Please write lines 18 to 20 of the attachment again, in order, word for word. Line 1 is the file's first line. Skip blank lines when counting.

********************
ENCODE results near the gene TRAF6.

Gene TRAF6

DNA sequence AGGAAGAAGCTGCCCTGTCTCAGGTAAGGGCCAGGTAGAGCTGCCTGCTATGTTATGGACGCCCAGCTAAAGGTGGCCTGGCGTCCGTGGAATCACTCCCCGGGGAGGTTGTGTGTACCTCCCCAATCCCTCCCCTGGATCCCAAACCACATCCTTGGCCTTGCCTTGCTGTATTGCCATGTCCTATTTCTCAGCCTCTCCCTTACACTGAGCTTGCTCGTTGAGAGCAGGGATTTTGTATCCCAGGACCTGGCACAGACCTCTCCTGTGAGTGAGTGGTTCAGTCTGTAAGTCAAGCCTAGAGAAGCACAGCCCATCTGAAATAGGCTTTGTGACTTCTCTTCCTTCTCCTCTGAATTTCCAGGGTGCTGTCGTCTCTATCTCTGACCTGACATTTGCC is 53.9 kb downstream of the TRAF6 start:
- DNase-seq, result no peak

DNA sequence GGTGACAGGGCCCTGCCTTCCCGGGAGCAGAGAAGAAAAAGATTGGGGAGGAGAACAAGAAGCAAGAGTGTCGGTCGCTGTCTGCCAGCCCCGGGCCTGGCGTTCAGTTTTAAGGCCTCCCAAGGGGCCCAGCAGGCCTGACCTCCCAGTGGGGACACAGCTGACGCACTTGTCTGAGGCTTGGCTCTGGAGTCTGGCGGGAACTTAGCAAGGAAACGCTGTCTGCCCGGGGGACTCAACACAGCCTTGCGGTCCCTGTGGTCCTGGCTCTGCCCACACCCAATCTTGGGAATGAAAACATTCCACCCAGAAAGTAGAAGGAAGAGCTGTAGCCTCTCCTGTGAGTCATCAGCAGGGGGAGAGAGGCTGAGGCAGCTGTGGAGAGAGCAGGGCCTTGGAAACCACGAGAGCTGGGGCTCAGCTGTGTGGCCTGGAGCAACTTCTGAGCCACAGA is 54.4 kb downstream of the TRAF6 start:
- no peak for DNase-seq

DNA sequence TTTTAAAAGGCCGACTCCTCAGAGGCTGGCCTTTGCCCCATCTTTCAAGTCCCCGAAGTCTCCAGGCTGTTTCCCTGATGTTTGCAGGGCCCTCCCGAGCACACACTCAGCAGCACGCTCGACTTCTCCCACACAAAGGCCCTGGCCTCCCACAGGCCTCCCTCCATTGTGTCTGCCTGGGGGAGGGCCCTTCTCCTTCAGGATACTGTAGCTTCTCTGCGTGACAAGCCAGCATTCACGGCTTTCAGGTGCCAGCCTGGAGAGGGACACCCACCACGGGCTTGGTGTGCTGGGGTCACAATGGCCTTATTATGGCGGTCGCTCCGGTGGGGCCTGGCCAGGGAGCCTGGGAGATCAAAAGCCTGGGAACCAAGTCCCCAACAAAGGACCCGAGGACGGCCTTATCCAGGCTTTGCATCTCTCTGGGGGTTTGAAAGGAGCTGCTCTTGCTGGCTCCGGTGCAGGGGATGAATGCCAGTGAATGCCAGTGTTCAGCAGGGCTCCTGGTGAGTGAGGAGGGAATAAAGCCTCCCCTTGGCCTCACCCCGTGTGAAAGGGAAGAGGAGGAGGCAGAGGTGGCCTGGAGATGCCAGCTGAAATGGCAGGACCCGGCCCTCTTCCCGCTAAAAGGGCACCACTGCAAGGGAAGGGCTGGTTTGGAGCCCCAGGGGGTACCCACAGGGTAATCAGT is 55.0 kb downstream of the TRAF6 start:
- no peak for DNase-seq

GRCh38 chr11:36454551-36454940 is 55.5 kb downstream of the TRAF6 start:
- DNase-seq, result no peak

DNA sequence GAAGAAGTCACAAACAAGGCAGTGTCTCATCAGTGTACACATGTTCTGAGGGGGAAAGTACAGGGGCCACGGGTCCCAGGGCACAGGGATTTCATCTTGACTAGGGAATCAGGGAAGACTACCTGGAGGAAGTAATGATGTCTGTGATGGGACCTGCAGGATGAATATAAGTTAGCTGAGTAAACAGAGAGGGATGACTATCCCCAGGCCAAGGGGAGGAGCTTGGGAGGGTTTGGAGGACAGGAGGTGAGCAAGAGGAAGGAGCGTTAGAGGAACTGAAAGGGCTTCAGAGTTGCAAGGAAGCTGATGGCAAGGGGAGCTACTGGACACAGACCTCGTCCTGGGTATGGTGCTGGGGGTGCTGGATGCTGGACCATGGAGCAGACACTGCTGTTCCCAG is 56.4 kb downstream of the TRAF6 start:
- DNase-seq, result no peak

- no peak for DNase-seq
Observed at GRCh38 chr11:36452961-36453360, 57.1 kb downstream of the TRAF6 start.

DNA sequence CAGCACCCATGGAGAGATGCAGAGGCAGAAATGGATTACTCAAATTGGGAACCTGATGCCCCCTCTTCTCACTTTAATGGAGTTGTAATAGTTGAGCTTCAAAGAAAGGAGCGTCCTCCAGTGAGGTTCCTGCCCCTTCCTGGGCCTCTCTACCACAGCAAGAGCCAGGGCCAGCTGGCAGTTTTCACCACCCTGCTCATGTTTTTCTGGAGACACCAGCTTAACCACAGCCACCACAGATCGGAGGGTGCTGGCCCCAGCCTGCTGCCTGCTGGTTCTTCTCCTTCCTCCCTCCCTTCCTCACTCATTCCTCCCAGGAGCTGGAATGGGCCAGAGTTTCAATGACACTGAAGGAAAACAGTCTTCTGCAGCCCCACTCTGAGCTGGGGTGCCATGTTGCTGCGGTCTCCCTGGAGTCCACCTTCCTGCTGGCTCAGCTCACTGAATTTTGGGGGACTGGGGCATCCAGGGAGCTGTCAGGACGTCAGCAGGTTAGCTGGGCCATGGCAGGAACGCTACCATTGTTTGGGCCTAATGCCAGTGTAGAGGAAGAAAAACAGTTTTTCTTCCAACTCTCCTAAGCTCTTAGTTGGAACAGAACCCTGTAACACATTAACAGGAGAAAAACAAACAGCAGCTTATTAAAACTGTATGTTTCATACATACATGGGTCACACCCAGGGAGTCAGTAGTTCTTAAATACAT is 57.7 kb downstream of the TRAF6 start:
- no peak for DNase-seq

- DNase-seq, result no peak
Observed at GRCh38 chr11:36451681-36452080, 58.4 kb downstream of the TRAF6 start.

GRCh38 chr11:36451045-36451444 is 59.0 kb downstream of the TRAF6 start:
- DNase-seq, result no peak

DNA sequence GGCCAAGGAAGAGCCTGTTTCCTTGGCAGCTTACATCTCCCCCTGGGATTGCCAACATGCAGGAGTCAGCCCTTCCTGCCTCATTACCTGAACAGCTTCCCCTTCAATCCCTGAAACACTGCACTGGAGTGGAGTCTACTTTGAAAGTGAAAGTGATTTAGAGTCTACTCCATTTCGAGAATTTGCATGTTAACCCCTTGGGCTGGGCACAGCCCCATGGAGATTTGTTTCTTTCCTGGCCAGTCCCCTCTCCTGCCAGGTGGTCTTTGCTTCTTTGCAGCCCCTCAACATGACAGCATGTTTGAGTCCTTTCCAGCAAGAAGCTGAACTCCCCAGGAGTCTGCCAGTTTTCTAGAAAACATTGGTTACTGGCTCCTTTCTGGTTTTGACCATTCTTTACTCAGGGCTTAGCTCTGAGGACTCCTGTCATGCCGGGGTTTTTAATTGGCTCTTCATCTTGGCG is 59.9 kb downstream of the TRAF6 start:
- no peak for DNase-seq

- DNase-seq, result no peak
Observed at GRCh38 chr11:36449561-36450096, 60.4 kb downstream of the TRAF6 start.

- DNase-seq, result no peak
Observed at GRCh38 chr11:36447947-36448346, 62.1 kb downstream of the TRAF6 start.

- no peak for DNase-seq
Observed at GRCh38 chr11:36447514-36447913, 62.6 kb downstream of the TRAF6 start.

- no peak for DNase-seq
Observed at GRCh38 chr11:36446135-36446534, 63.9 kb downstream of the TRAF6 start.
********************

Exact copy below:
Observed at GRCh38 chr11:36451681-36452080, 58.4 kb downstream of the TRAF6 start.

GRCh38 chr11:36451045-36451444 is 59.0 kb downstream of the TRAF6 start:
- DNase-seq, result no peak